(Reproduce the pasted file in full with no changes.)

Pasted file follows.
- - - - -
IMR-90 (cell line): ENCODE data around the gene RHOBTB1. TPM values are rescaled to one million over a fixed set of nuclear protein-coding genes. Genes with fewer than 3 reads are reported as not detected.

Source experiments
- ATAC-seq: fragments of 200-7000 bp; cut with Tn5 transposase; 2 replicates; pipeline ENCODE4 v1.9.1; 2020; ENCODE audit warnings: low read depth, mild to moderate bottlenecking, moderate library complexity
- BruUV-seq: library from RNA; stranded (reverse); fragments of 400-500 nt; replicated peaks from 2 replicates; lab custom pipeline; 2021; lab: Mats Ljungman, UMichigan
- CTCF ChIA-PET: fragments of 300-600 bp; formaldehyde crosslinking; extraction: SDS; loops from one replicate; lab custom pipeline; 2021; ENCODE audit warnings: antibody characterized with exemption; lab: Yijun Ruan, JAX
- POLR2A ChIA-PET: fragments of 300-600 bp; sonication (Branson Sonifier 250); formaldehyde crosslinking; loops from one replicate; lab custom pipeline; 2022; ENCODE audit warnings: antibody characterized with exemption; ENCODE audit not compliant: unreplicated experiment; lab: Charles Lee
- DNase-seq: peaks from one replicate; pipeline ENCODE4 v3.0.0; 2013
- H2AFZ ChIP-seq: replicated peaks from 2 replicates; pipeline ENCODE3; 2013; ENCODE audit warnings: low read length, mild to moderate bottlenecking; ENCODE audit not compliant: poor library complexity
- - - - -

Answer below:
IMR-90 (cell line): ENCODE data around the gene RHOBTB1. TPM values are rescaled to one million over a fixed set of nuclear protein-coding genes. Genes with fewer than 3 reads are reported as not detected.

Source experiments
- ATAC-seq: fragments of 200-7000 bp; cut with Tn5 transposase; 2 replicates; pipeline ENCODE4 v1.9.1; 2020; ENCODE audit warnings: low read depth, mild to moderate bottlenecking, moderate library complexity
- BruUV-seq: library from RNA; stranded (reverse); fragments of 400-500 nt; replicated peaks from 2 replicates; lab custom pipeline; 2021; lab: Mats Ljungman, UMichigan
- CTCF ChIA-PET: fragments of 300-600 bp; formaldehyde crosslinking; extraction: SDS; loops from one replicate; lab custom pipeline; 2021; ENCODE audit warnings: antibody characterized with exemption; lab: Yijun Ruan, JAX
- POLR2A ChIA-PET: fragments of 300-600 bp; sonication (Branson Sonifier 250); formaldehyde crosslinking; loops from one replicate; lab custom pipeline; 2022; ENCODE audit warnings: antibody characterized with exemption; ENCODE audit not compliant: unreplicated experiment; lab: Charles Lee
- DNase-seq: peaks from one replicate; pipeline ENCODE4 v3.0.0; 2013
- H2AFZ ChIP-seq: replicated peaks from 2 replicates; pipeline ENCODE3; 2013; ENCODE audit warnings: low read length, mild to moderate bottlenecking; ENCODE audit not compliant: poor library complexity